Diarrhea is defined as loose, liquid stools that may be frequent. Although violent diarrhea is not necessarily a sign of something severe, continuous bouts may cause dehydration and should be monitored closely. Severe diarrhea may be one of the first symptoms of a virus called “gastroenteritis.” The diarrhea occurs when the gastrointestinal track becomes inflamed, irritating the stomach and small intestine (commonly caused by a food-born illness). Other symptoms may include abdominal pain, nausea and vomiting. The stomach flu (viral gastroenteritis) may also be the most common cause of diarrhea, and can be transmitted through contact in public places such as schools, the workplace or within families. The condition should, however, resolve within a matter of days.
Irritable bowel syndrome (IBS) is a condition most often affecting women. When the muscles contract too much while eating it causes symptoms like bloating, cramps and bowel changes (either loose stool or constipation). This disorder, though inconvenient and uncomfortable, is not harmful. Emotional stress is thought to bring on episodes of IBS. Diet and exercise may help.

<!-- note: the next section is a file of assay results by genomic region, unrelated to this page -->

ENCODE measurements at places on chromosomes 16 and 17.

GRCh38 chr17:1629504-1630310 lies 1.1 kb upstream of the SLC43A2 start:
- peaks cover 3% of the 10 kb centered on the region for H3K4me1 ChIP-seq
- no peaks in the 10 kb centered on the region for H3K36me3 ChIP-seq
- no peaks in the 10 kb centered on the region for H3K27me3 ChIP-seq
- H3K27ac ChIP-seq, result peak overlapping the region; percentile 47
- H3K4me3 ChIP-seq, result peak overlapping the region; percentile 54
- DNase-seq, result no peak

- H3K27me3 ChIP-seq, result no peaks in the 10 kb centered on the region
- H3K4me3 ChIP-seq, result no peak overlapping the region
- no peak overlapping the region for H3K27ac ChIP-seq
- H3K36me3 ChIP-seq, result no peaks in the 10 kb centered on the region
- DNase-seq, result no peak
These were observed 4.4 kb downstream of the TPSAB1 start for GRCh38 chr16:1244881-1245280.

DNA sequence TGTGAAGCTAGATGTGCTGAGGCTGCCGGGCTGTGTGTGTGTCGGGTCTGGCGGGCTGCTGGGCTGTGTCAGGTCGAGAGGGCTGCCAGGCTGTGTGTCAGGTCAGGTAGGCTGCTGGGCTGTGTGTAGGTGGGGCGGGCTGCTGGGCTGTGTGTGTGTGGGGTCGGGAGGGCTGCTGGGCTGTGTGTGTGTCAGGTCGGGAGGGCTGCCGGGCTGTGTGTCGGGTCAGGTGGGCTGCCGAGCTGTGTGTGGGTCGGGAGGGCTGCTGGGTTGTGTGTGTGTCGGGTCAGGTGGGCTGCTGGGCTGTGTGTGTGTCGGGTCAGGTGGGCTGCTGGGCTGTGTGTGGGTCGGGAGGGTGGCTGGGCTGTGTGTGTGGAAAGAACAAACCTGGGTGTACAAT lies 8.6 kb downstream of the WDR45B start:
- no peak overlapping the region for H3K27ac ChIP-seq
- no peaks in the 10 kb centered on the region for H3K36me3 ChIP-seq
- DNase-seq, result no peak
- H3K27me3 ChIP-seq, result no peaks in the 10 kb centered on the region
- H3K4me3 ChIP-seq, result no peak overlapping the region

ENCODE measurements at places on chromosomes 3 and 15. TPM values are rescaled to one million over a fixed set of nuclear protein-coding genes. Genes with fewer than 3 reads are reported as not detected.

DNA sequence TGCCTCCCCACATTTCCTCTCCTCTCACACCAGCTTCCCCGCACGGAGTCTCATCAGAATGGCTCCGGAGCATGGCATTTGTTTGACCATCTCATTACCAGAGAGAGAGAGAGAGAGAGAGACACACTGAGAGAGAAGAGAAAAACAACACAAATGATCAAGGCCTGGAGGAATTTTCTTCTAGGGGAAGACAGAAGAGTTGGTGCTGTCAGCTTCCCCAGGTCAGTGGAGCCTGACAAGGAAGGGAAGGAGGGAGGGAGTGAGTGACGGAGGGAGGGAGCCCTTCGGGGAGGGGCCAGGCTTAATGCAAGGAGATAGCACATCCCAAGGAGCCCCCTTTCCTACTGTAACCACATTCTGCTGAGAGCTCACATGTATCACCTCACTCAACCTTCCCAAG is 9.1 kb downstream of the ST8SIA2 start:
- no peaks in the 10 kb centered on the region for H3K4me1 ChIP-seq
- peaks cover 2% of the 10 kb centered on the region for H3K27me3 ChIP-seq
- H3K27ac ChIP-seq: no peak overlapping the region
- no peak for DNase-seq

Those who suffer with lactose intolerance will have trouble digesting milk and milk products due to a shortage of the enzyme lactase (lactase breaks down the sugar in milk.) When the sugar cannot be absorbed, water is drawn into your intestines and gets fermented by the bacteria in your colon, resulting in excessive gas, bloating, nausea and diarrhea. Avoiding some dairy products may be helpful; however, those who wish to indulge may find relief by taking medications before a meal to help with digestion. This condition is not serious, as diet modifications can ease the symptoms and calcium supplements can be taken for nourishment.
Cholera is an acute illness that is typically mild but in some instances may be severe. The most common cause of this condition is consumption of contaminated food or water that infects the individual with a bacteria. The toxin released by the bacteria causes excess water to be secreted with chloride ions in the intestine, producing violent diarrhea. Because of the severe nature of the diarrhea, individuals who are not treated may become critically dehydrated and die within hours. Those residing in the United States are fairly safe from cholera with modern sewage systems in place and clean water that is widely available, though caution should be taken when traveling to certain countries outside of the U.S.